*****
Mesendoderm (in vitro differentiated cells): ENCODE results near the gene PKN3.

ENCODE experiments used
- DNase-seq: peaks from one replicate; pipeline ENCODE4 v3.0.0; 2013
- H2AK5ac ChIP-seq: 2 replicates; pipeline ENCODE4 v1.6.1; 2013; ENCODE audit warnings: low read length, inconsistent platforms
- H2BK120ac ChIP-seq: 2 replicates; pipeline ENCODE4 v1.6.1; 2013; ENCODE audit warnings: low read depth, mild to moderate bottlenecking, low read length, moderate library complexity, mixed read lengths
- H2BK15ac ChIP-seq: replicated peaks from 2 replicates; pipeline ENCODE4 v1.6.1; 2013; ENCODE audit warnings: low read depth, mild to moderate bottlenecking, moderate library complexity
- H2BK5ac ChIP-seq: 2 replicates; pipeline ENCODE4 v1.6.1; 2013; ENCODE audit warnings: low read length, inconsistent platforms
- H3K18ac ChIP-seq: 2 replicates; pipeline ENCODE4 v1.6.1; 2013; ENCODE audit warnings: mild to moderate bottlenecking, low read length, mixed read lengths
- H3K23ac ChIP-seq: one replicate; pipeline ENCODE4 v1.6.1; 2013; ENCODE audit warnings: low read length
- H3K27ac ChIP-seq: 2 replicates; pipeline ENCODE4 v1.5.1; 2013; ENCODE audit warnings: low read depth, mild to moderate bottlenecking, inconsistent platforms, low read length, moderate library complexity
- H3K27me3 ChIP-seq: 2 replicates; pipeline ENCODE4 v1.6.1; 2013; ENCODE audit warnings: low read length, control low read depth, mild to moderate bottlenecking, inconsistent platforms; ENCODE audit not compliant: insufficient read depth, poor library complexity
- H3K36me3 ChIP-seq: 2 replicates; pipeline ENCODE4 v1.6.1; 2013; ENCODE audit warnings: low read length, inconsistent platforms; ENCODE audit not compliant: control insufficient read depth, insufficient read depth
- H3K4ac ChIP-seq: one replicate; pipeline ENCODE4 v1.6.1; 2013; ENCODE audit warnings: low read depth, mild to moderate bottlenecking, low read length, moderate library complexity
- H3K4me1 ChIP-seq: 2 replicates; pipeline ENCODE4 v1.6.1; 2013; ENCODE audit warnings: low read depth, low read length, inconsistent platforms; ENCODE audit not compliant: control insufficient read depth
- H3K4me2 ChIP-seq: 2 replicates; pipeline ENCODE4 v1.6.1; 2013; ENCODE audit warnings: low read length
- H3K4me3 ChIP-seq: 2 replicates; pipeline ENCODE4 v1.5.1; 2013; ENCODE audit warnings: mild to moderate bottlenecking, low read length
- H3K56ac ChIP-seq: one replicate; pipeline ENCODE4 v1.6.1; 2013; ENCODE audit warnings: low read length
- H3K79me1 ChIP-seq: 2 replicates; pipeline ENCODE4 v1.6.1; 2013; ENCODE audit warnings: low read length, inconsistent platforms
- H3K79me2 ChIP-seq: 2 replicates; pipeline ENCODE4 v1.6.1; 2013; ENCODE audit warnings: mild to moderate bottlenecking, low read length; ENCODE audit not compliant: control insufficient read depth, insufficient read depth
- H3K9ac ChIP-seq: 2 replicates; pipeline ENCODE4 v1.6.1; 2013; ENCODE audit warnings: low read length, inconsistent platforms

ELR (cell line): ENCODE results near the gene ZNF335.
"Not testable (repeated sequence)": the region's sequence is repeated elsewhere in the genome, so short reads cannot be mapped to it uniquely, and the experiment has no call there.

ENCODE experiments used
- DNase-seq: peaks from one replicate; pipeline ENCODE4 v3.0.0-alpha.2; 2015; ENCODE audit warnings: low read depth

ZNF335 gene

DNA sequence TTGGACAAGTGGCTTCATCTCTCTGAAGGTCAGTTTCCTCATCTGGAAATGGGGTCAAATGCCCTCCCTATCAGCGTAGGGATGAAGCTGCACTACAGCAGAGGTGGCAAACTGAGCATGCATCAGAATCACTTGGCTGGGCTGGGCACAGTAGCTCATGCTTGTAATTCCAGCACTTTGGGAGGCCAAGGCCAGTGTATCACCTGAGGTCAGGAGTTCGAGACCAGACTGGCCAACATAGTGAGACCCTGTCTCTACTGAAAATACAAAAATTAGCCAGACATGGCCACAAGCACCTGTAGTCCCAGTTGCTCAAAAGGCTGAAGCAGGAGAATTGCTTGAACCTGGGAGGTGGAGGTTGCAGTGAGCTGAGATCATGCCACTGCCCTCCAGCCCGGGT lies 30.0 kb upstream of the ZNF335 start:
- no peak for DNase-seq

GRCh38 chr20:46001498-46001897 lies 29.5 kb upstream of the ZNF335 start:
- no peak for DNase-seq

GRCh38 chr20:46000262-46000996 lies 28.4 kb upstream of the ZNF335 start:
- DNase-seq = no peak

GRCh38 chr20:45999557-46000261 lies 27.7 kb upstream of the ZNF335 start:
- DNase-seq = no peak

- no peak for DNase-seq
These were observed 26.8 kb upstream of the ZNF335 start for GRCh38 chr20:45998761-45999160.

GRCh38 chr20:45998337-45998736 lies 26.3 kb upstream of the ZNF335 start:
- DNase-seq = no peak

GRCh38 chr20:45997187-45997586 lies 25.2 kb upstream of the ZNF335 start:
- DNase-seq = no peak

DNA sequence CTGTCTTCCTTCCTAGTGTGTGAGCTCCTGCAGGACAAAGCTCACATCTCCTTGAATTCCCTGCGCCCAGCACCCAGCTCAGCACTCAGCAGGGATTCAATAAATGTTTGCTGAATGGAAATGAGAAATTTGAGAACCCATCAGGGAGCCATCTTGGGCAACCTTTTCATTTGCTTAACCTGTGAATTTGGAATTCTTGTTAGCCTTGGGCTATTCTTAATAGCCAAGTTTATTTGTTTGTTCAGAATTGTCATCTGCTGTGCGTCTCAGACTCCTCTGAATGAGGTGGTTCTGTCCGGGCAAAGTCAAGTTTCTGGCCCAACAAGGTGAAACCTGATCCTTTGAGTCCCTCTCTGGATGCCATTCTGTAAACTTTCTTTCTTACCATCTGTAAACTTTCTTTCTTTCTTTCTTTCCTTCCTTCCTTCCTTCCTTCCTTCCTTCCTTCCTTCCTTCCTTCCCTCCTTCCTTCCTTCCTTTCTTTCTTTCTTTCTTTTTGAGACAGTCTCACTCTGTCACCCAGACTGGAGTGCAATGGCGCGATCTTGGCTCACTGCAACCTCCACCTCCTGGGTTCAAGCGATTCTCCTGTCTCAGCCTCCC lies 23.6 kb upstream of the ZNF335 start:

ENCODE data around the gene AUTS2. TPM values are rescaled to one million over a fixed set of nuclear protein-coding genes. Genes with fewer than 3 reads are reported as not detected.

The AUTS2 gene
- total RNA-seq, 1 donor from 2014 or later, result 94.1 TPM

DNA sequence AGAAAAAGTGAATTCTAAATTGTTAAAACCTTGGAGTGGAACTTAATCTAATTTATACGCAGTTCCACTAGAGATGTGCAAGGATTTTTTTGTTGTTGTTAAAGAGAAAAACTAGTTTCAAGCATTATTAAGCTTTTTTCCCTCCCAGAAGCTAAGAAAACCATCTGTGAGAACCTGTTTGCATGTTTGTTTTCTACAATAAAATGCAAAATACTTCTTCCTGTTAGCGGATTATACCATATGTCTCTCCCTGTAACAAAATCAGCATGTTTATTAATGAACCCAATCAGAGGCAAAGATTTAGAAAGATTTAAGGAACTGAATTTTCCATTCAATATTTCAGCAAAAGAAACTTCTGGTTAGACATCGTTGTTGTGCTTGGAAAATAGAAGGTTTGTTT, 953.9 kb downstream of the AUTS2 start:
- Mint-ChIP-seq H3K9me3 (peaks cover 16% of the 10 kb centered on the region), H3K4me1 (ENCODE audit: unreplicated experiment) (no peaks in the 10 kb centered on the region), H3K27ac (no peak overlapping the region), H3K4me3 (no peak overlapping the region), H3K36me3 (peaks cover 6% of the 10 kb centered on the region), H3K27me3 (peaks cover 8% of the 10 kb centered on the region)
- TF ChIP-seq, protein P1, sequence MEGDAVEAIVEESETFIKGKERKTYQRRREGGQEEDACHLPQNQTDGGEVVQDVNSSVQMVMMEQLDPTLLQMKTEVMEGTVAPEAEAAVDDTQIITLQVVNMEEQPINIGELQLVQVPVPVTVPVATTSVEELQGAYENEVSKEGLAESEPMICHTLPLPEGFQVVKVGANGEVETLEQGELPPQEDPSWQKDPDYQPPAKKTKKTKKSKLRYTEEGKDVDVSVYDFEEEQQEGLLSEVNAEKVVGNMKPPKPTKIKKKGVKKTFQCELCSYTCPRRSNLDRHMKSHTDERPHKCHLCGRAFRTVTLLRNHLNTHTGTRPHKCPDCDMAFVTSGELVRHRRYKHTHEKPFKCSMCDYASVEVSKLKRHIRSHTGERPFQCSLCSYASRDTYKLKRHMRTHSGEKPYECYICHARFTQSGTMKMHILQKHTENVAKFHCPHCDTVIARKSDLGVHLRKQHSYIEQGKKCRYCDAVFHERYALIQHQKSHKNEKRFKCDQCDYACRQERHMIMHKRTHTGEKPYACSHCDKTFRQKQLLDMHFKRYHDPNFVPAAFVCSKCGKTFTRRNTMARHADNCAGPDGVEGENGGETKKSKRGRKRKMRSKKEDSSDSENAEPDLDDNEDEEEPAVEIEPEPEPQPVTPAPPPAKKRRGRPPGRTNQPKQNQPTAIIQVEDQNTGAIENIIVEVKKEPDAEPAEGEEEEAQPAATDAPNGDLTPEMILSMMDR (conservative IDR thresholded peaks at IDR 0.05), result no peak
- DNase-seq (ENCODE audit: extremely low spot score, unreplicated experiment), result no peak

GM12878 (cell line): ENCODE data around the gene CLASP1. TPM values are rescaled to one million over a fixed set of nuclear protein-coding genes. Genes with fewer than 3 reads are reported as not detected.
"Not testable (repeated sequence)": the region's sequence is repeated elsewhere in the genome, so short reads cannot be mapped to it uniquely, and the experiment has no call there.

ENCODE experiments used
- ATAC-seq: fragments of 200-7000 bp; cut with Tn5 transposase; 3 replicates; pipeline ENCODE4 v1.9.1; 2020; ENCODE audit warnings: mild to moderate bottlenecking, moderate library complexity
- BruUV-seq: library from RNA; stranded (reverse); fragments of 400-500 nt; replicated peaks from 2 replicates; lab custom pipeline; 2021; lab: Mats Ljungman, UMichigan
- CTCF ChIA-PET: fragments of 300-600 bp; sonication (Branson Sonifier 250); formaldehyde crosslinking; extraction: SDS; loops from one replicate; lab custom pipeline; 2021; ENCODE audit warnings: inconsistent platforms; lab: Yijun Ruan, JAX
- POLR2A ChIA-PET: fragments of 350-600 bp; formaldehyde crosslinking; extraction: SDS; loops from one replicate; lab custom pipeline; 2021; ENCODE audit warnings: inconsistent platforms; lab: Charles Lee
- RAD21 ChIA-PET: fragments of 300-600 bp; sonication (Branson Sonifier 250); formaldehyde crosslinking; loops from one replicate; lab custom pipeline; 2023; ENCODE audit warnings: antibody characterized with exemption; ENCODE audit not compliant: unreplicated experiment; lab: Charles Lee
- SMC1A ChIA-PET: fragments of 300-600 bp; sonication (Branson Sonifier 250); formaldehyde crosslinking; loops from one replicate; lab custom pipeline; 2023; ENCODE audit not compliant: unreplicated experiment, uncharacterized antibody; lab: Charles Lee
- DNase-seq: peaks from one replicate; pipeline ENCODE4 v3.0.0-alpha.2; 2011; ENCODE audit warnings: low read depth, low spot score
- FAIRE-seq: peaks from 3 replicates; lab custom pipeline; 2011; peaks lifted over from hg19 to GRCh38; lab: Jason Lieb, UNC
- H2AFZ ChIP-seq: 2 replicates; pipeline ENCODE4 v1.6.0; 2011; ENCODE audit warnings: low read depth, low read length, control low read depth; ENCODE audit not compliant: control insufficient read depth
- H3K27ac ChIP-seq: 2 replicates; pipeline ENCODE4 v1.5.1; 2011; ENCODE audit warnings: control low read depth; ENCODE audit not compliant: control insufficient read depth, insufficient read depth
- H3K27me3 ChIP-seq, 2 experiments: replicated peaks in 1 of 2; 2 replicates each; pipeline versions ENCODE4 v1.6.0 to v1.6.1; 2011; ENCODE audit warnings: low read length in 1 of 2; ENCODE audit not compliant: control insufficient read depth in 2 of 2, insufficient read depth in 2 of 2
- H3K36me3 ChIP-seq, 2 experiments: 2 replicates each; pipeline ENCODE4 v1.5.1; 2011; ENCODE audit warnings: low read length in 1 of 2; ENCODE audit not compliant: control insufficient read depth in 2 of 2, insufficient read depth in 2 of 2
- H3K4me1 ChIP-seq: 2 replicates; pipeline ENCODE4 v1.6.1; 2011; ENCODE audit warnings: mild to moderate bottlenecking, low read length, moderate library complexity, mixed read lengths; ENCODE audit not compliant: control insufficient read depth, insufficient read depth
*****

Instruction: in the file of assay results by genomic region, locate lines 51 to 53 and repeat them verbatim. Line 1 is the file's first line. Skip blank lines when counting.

- ATAC-seq: fragments of 200-7000 bp; cut with Tn5 transposase; 3 replicates; pipeline ENCODE4 v1.9.1; 2020; ENCODE audit warnings: mild to moderate bottlenecking, moderate library complexity
- BruUV-seq: library from RNA; stranded (reverse); fragments of 400-500 nt; replicated peaks from 2 replicates; lab custom pipeline; 2021; lab: Mats Ljungman, UMichigan
- CTCF ChIA-PET: fragments of 300-600 bp; sonication (Branson Sonifier 250); formaldehyde crosslinking; extraction: SDS; loops from one replicate; lab custom pipeline; 2021; ENCODE audit warnings: inconsistent platforms; lab: Yijun Ruan, JAX